Worried about a recession? Here are 4 common sense ways to protect your finances

It seems like every time you turn on the TV or open a newspaper these days, financial experts are talking about the possibility of a recession. But Tiffany Aliche, personal finance expert and founder of The Budgetnista said there are several simple steps you can take to protect your finances.

“We’ve all heard the whispers: recession, recession, recession,” Aliche tells CNBC Make It. But it’s important to keep in mind that even if a recession comes, it’s not going to be like the last, “super terrible” recession that Americans experienced starting in 2008, she said.

That’s because the 2008 financial crisis was linked to the housing market. Thousands of Americans, including Aliche, lost their homes as the housing bubble burst. “So it wasn’t just a financial downturn. People were literally losing their homes. That’s what made it extra terrible,” Aliche said.

It’s also important to keep in mind that fluctuations in the market are normal. Market “ebbs and flows are natural,” Aliche said. But that also means you should always be prepared, she adds.

Here are four steps Aliche recommends taking today so that if a recession hits, you won’t be scrambling.


1. Build up your savings

One way to prepare for any financial setback is to have an emergency savings account. “You should be having at least three months,” Aliche said. However, saving up only three months of living expenses is for someone who knows they can get a job quickly, she adds. For example, a nurse. Nurses are in high demand and it’s a job that you can find pretty much everywhere.

But if you have a specialized job, such as an aerospace engineer or a psychobiologist, it may be more difficult and take longer to find another position if you’re laid off. In that case, you should aim to put away more than three months’ worth of emergency savings, likely closer to a year or more.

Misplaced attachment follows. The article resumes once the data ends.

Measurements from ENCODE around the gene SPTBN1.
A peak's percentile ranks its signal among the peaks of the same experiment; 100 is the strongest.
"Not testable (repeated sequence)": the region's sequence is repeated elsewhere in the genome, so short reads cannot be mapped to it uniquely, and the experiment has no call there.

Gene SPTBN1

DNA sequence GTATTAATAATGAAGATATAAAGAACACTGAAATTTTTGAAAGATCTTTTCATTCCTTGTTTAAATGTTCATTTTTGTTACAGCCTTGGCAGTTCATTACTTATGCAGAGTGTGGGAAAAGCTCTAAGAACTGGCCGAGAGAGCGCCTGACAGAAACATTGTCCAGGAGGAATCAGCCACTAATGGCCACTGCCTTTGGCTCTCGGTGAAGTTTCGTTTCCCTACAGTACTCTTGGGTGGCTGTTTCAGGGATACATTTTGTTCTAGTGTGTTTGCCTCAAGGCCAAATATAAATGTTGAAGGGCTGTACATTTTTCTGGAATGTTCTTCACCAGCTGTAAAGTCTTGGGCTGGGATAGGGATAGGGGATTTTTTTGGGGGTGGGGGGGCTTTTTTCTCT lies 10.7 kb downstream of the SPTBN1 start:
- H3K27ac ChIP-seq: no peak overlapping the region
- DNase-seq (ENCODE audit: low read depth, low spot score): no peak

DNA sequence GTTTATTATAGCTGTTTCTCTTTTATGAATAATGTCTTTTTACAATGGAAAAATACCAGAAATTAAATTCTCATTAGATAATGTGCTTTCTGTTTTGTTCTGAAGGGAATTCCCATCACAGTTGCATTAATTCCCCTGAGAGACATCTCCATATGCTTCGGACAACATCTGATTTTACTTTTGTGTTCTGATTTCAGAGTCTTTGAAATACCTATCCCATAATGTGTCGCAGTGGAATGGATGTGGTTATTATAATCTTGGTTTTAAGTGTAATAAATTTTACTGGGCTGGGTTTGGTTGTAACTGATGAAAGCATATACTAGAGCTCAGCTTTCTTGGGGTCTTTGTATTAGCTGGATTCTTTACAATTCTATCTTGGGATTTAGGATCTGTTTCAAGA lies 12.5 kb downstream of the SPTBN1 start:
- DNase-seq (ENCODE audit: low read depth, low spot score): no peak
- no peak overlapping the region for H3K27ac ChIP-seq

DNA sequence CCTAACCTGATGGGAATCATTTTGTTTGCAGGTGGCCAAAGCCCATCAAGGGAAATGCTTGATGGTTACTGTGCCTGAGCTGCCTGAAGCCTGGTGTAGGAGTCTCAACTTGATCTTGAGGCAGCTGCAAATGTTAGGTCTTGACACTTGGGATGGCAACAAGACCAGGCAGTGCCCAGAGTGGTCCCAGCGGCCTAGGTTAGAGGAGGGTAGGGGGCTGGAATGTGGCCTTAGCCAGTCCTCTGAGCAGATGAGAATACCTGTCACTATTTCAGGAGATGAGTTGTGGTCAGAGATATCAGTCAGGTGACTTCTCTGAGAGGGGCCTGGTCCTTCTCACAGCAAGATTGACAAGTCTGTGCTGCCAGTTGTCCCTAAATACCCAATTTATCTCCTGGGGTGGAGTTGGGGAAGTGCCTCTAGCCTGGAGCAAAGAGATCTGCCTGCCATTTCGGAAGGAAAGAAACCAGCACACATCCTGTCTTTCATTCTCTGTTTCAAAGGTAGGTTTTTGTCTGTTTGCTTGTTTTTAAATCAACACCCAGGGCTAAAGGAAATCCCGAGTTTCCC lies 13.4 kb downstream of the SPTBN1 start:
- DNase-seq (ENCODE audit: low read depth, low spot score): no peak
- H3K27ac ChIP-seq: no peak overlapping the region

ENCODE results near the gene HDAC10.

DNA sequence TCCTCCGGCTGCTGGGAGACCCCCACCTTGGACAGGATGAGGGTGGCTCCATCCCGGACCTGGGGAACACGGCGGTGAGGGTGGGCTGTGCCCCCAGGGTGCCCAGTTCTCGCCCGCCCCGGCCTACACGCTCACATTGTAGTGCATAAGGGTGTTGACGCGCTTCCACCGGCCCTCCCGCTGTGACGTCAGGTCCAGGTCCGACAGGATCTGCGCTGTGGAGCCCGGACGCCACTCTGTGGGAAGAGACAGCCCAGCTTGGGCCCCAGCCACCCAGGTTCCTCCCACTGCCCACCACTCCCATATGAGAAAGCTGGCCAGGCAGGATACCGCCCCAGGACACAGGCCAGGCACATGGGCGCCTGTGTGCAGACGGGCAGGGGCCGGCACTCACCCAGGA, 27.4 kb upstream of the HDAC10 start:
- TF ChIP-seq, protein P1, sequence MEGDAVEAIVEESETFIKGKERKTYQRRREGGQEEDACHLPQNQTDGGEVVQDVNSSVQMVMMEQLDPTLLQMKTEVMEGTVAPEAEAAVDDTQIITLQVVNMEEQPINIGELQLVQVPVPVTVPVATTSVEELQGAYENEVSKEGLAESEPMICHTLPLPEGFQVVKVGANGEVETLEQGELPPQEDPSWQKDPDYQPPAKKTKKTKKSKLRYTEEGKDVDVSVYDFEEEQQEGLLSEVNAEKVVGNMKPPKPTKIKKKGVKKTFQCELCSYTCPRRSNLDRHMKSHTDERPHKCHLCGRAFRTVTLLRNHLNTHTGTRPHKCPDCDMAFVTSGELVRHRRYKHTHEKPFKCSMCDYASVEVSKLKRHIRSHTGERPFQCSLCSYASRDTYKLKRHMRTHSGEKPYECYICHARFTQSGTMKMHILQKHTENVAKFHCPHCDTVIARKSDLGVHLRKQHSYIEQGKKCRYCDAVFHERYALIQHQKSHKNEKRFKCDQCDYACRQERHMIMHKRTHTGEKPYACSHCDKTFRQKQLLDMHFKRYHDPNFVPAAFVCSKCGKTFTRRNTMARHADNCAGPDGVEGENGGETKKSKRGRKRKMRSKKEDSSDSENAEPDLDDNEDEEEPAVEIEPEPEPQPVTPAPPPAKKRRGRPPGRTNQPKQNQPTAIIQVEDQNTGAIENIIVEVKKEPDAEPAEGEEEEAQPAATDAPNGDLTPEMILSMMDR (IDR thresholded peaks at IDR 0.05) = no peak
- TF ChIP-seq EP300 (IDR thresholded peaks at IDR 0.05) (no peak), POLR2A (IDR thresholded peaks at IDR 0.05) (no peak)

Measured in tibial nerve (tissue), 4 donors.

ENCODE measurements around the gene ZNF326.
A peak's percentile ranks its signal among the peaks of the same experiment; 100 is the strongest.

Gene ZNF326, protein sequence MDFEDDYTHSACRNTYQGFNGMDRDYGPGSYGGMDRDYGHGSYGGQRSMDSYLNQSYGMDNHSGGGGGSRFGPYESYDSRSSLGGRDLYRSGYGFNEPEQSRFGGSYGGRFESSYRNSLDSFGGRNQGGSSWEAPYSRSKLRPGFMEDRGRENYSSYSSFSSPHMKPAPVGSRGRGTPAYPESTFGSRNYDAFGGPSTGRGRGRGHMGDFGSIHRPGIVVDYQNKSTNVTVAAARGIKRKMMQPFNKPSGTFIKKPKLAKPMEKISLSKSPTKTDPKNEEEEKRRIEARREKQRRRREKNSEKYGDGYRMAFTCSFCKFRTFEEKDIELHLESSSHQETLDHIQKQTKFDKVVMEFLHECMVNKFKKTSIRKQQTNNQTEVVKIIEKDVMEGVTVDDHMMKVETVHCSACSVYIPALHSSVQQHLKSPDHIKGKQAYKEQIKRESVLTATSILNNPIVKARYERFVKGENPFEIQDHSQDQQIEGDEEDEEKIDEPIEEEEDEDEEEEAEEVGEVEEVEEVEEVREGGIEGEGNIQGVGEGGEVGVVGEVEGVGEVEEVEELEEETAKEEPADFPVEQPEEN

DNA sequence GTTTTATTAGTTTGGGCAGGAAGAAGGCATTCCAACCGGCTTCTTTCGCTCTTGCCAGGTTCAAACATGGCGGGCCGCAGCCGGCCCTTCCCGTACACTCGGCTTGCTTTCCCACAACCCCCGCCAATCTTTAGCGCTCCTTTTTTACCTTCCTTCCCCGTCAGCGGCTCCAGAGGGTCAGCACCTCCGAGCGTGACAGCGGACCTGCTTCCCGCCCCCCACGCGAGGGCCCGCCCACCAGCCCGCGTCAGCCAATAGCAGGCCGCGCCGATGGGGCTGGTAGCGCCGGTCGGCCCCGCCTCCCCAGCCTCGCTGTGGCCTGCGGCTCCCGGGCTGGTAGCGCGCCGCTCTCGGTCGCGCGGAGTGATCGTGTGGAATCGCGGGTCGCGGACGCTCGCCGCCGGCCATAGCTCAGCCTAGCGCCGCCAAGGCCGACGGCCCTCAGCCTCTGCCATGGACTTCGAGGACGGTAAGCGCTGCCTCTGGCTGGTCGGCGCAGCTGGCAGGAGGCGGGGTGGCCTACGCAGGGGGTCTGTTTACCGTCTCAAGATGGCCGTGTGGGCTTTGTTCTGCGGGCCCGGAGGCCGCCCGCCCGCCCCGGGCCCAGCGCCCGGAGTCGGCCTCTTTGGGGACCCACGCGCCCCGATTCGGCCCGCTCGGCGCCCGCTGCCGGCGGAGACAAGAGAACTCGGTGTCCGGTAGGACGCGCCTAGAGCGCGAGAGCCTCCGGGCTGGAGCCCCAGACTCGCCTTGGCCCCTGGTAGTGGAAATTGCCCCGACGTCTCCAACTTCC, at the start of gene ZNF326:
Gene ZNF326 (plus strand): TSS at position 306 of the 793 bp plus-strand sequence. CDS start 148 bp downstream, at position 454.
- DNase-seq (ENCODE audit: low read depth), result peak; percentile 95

2. Live frugally

Not only should you have robust emergency savings, but you should live below your means. “You should not be living at capacity because you want to be able to pivot,” Aliche said. She was a schoolteacher at a non-profit school when the last recession hit, making about $50,000 a year.

But when she lost her job and had to take a pay cut, she didn’t have to dramatically cut back her expenses. Because she was only spending about $30,000 a year, it was easier for her to find a collection of jobs that covered her living expenses.

To get your finances in good shape before a downturn hits, Aliche recommends putting together a monthly budget so you can identify where you’re spending money and where it may be possible to trim. That might mean packing your lunch more often or opting for a cheaper cable package — or it may require some bigger changes, such as finding a cheaper apartment.

3. Polish your resume

If a recession does occur, you may need to worry about unemployment. When economic growth slows, companies typically generate less revenue and may need to lay off employees.

That could mean you need to look for a job with little to no notice, so it pays to have your resume up to date, Aliche said. That may also include putting together a portfolio and updating your social media accounts. Does your LinkedIn photo and profile look professional? If not, fix it now so you don’t have to delay if you need to start job hunting.

“You want to make sure that when someone finds you online that they’re already impressed with you,” Aliche said. “I always say this: Social media is your resume before the resume. Are you presenting yourself in a positive light?”

4. Don’t stress

“Live your life,” Aliche said. “Financial ups and downs come.” If you are regularly saving, have a debt pay-down plan in place and you’re not spending all of your money, then you should be fine, she adds.

“Here’s the thing: Even if you’re not fine during a recession or a downturn, you will be,” she said. “At one point I wasn’t fine and now I’m super fine.”

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